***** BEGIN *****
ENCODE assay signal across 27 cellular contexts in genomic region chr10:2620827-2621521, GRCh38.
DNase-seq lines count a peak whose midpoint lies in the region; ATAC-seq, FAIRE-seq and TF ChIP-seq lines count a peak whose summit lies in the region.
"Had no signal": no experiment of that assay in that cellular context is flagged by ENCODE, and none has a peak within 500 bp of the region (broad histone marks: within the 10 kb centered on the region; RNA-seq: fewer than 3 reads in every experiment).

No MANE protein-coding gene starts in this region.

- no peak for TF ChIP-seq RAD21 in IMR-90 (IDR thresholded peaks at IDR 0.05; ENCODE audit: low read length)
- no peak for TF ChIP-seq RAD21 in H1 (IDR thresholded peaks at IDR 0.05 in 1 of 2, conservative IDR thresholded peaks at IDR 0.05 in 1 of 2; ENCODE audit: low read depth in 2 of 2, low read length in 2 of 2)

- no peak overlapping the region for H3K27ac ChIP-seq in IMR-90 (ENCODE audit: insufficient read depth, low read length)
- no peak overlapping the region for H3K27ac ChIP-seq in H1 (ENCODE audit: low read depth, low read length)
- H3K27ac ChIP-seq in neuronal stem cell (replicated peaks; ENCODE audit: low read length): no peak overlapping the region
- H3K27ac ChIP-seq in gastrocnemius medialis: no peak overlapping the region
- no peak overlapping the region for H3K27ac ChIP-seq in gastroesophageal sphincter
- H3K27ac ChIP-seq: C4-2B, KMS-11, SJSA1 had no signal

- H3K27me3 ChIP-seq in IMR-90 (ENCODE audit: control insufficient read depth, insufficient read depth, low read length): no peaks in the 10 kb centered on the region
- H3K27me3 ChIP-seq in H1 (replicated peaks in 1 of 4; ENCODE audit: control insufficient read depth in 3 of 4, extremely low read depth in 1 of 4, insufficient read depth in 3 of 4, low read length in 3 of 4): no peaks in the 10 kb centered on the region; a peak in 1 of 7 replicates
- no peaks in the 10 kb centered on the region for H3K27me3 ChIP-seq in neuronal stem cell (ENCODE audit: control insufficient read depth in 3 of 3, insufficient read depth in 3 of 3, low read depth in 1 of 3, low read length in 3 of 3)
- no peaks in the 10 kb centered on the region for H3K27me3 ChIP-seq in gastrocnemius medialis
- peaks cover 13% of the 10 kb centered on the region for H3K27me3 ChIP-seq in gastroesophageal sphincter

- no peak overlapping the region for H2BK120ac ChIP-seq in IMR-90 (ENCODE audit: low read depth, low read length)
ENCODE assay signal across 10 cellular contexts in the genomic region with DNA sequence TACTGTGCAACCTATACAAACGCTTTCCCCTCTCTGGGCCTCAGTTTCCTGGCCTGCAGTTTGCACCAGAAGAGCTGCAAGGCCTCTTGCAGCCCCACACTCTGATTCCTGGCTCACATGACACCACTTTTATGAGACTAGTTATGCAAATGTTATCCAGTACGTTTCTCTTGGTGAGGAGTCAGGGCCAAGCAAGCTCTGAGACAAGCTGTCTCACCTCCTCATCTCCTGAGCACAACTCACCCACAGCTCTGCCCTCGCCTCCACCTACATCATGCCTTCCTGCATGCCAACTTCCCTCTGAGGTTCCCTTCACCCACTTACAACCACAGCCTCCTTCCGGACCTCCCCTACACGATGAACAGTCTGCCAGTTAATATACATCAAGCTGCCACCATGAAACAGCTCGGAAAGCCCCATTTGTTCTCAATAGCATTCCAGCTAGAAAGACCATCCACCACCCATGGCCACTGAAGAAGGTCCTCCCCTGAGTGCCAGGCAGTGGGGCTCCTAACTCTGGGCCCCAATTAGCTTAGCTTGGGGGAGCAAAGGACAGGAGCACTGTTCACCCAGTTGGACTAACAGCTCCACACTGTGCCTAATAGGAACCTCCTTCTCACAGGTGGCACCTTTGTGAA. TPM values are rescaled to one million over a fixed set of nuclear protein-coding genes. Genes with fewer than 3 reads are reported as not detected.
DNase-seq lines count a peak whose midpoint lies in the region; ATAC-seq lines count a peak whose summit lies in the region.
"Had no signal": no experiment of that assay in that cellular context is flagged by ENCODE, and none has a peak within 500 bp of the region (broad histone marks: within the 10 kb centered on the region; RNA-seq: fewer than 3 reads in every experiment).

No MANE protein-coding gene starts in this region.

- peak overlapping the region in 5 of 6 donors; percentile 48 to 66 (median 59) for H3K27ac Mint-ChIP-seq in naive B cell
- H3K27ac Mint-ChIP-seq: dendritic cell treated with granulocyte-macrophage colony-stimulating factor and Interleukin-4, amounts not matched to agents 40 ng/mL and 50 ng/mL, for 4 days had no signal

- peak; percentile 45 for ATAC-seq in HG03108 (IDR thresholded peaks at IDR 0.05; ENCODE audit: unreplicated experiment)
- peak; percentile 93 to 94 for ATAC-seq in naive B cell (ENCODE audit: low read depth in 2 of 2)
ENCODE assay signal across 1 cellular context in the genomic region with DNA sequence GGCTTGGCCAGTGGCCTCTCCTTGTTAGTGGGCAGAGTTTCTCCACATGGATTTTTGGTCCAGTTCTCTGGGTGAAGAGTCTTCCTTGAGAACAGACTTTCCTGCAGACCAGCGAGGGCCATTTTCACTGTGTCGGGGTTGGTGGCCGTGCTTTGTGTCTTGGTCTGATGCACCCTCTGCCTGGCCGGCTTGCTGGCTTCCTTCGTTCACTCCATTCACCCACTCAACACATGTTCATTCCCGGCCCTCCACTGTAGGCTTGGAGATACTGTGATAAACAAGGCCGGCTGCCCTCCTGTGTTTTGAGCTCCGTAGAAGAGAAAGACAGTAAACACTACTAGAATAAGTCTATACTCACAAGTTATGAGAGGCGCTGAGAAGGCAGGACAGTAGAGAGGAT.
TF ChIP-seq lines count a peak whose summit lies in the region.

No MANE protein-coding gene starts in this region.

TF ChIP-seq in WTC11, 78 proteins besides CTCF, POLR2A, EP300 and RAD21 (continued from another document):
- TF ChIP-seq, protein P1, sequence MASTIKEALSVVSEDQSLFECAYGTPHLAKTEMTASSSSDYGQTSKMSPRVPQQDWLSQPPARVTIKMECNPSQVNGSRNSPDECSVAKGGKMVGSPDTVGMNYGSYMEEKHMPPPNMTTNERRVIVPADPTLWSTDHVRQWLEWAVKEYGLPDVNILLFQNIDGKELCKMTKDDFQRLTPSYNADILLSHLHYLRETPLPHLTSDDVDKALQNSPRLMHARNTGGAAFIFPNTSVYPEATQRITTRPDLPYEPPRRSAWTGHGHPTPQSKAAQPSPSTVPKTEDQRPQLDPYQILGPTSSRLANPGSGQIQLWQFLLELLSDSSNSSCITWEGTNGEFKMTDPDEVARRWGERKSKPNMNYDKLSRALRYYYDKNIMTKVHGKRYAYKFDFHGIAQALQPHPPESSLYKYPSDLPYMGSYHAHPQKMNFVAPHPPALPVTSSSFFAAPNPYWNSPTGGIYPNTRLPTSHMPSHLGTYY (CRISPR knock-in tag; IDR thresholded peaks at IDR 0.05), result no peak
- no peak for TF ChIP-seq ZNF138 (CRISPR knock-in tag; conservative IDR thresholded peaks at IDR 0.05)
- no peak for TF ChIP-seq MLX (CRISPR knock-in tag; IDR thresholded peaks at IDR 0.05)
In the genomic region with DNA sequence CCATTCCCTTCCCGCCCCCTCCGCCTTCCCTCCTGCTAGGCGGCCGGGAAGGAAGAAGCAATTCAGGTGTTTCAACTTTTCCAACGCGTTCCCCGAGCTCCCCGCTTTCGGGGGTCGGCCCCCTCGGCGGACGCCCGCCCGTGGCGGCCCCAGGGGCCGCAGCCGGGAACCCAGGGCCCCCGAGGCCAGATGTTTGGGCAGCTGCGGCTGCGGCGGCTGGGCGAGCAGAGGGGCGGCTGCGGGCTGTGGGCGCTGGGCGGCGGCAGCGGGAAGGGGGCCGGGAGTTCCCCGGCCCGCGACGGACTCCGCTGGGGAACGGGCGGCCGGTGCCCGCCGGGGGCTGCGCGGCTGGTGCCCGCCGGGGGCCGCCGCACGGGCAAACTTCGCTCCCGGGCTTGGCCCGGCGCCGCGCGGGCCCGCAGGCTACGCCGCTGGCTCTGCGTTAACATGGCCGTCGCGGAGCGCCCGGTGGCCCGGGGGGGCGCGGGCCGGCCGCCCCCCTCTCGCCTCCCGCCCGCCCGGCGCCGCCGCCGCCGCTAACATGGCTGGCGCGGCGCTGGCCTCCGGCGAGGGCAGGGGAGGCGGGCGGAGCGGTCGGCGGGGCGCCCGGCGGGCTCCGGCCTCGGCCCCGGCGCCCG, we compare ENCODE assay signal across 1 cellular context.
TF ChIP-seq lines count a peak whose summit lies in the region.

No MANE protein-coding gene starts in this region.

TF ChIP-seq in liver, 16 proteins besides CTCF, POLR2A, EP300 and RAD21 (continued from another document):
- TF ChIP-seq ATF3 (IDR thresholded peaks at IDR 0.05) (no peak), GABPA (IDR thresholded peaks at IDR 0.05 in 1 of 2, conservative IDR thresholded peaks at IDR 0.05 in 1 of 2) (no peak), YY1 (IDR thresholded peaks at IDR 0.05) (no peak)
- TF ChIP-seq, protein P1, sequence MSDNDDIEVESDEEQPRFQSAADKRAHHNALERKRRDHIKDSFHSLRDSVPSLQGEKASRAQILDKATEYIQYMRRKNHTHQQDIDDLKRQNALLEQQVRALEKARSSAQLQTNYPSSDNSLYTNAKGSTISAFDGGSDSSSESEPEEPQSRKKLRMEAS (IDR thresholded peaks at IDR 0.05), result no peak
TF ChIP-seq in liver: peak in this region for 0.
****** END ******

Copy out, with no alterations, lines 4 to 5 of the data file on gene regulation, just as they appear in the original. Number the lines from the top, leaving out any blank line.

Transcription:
No MANE protein-coding gene starts in this region.

- no peak for TF ChIP-seq RAD21 in IMR-90 (IDR thresholded peaks at IDR 0.05; ENCODE audit: low read length)